SPIDER-MAN Weaves WEB OF Special Anniversary Issues
Up until recently, Spider-Man was famously known as one of the few heroes who turned down a chance to be a part of the Avengers. Although honored by the offer, he considered himself more of a loner. But as revealed in an upcoming two-part story in the briefly returning Web Of Spider-Man series in issues #129.1 and #129.2, Spider-Man was a member of an Avengers team so secret that not even the Avengers know about it. The Brooklyn Avengers.
Newsarama: This was a pleasant surprise when I saw it in Previews, Stuart. What can you tell us about these two issues of Web Of Spider-Man you’re doing with Damion Scott?
Stuart Moore: Here's the setup. Peter Parker was always a loner in high school, a misunderstood nerd. When he gained his spider-powers, a whole new world opened up to him: the world of super heroes. This story flashes back to a time shortly after that, when Peter really wanted to meet more street-level heroes like himself, as opposed to galaxy-spanning adventurers like the Fantastic Four.
Trouble is, Peter didn't really know his way around the super hero community yet. So when a group of oddballs calling themselves "The Brooklyn Avengers" asked him to join their team, he was flattered. He just assumed they were an official chapter of the Avengers.
Now, years later, the Brooklyn Avengers have pretty much retired. But someone may or may not be killing them off, one by one. So they seek out their long-lost member -- Spider-Man -- who's spent a great deal of energy avoiding them over the years. But even if your old friends embarrass you, sometimes you have to step in and help them.
Moore: I'll just list their names for you, and hope that's intriguing: Paintball, Boilermaker, The Hypst'r, Rotary and Mints (the old timers), and the twin brothers Psi and Fi.
Nrama: What kind of things did the Brooklyn Avengers do back in the day when Spider-Man was a member?
Moore: I don't want to give away too much. They had their own rogues' gallery, with names like King Bee, Red Hook, Gerry Mander, and Facelift. But their skill at fighting crime was, uh, dubious.
Nrama: How’d this idea for something as funny, engaging and memorable as the Brooklyn Avengers come to you?
Moore: I'd been thinking that the one thing Spider-Man had never done was to lead a team. It's completely contrary to his nature -- he's a loner and a smartass -- but I figured that, if he felt obligated (by "great responsibility"), he'd do it. And that would be funny, because he'd hate it so much. When I approached Steve Wacker with the idea, he liked it, but I think they were already planning Avenging Spider-Man, which wound up going in a different direction but had some of the same concept behind it. So we worked it into something slightly different, an embarrassing incident from early in Spidey's career that comes back to haunt him.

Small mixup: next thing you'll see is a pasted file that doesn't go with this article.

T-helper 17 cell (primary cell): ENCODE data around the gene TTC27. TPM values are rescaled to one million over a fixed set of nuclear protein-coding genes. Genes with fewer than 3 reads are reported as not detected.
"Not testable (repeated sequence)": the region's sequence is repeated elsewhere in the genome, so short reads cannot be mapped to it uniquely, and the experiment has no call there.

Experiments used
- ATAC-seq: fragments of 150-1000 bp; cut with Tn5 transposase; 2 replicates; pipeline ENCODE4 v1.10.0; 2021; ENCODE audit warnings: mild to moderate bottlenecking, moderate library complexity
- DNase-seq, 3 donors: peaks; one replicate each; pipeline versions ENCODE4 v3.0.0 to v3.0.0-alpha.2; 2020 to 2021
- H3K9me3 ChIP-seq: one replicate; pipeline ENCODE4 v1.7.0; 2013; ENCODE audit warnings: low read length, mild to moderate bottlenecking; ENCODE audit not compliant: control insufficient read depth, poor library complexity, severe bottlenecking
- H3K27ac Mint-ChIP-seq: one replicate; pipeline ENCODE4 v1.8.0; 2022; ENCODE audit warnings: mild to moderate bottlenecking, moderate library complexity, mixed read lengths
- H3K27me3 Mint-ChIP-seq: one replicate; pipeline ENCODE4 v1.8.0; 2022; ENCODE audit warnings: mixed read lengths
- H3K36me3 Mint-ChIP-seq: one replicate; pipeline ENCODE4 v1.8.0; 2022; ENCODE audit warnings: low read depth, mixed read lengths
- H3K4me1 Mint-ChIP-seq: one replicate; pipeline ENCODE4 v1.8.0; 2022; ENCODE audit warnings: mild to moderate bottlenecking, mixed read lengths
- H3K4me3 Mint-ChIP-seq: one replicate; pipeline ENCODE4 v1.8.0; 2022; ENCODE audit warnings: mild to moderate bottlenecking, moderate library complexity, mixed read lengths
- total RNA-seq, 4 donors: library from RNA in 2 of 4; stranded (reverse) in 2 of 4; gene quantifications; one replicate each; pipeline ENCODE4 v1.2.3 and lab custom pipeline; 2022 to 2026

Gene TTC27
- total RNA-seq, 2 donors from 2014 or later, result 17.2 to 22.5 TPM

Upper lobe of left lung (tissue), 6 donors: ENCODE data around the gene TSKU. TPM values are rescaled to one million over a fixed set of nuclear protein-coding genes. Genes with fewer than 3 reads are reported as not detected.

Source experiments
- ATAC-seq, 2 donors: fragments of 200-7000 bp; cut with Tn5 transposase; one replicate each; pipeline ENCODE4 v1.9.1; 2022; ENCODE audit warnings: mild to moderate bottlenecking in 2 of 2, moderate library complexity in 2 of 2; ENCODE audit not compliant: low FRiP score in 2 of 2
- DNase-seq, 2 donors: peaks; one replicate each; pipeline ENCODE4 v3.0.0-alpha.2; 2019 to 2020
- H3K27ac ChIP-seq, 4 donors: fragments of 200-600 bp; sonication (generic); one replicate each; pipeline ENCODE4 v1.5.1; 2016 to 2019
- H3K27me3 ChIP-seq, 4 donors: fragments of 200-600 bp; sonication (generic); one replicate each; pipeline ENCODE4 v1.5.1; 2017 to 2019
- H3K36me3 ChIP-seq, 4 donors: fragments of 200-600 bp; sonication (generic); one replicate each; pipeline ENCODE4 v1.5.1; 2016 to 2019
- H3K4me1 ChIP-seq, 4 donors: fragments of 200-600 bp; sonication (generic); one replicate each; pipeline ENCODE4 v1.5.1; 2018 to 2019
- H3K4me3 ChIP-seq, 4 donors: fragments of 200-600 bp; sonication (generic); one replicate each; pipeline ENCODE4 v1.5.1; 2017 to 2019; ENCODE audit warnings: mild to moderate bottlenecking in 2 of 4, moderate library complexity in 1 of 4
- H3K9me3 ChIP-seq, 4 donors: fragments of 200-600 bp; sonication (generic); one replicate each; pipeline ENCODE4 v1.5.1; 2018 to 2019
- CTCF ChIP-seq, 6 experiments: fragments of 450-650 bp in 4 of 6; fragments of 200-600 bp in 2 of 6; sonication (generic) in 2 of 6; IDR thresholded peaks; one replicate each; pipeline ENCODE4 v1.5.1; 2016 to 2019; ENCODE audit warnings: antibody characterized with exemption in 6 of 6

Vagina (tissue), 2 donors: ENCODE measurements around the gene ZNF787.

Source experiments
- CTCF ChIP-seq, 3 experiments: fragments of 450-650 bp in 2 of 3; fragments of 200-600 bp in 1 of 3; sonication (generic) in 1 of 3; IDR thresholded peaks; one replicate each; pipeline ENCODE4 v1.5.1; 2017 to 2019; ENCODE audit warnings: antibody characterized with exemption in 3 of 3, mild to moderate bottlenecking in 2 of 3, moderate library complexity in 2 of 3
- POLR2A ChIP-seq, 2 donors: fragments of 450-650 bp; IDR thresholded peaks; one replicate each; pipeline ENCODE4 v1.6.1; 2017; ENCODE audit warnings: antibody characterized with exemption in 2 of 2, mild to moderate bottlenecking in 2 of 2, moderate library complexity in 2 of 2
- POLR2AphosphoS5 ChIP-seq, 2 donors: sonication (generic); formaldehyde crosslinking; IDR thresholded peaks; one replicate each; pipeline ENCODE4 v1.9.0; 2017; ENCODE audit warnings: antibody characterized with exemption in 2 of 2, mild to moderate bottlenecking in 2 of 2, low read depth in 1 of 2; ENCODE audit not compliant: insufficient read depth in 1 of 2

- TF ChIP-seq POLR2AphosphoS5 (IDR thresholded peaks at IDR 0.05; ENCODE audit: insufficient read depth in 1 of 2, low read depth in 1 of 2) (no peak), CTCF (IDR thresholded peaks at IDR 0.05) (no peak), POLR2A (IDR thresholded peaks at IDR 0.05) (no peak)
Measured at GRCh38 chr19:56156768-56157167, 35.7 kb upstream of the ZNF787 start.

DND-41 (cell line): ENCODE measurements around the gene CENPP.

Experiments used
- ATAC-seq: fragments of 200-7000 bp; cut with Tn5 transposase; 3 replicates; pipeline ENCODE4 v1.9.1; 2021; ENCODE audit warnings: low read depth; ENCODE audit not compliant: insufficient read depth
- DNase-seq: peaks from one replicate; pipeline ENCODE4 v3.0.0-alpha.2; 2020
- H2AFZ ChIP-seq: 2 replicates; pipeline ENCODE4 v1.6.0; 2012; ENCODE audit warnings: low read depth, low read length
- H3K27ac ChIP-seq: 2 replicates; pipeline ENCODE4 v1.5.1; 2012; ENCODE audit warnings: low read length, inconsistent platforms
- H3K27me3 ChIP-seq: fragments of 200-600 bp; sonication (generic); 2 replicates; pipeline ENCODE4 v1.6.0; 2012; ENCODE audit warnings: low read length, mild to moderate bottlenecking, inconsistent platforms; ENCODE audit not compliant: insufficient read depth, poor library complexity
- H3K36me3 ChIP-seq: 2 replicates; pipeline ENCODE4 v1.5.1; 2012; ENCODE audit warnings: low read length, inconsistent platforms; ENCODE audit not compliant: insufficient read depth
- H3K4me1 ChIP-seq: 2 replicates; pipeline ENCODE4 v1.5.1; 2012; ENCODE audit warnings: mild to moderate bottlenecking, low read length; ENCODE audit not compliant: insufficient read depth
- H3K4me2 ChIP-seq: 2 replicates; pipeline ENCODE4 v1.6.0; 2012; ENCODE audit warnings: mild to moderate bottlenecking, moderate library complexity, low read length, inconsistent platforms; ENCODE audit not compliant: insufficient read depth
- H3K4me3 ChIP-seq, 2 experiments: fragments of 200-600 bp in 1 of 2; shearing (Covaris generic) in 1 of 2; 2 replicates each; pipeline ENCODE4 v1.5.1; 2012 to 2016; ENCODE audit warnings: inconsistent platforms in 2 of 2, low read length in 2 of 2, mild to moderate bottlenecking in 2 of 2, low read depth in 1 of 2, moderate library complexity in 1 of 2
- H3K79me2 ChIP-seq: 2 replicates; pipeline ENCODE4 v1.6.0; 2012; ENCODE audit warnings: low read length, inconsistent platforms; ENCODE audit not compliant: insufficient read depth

Moore: It's as much a part of him as Uncle Ben and Aunt May. Also, and New Yorkers will appreciate this: Peter Parker comes from the borough of Queens. So he's naturally a bit suspicious of Brooklyners, which in this story turns out to be a good idea.
Nrama: What were your goals or overarching idea you were aiming for in this story?
Moore: I wanted to write a little love letter to Brooklyn, the place where I've lived my whole adult life. When I moved here, it was a huge, scruffy collection of wildly different neighborhoods. Now parts of it have become insanely trendy, while other parts are still neglected.
Also, the name "The Brooklyn Avengers" is just funny.
Nrama: Unlike DC, Marvel sets most of its stories in the real world – and New York especially. When you think of Brooklyn in the Marvel U, what stories or characters do you think of?
Moore: Brooklyn is woefully underrepresented in the Marvel U. The Punisher tromps out to Red Hook once in a while to off some dockworkers, but otherwise it's Manhattan Manhattan Manhattan. If you've ever seen the credits to Welcome Back Kotter, you know that Brooklyn is the fourth largest city in the U.S. -- if you take it out of New York. That's the real reason I wrote this book: to right a grave injustice.
Plus, I could get all the reference by walking around.
Moore: No, a story's a story. "The Brooklyn Avengers" is intended to stand alone, but we've left room for the characters to return, if they're well received. I have an idea for a sequel called "The Coffee, the Donuts, and the Hulk."
The story is lighthearted. But everyone involved, from editors Steve Wacker and Tom Brennan to artist Damion Scott, was very determined to give the characters some depth, some real heart. The result is a unique little two-parter, I think.
Nrama: You mentioned Damion Scott, and I wanted to ask you about him. He's been on a sabbatical from comics for a couple years now after making his name at DC doing Batgirl and Robin. What’s it like working on him, especially with reference to the material here of a street-based superhero team?
Moore: Damion is a sheer, underrated genius. His art combines American comics, manga, and street art into a style all his own. He's a native of Brooklyn, too, and he poured his heart into this. His Spider-Man is wild and kinetic, the new characters are lively and distinctive, and his cityscapes range from beautiful to heartbreaking. I absolutely love what he's done here.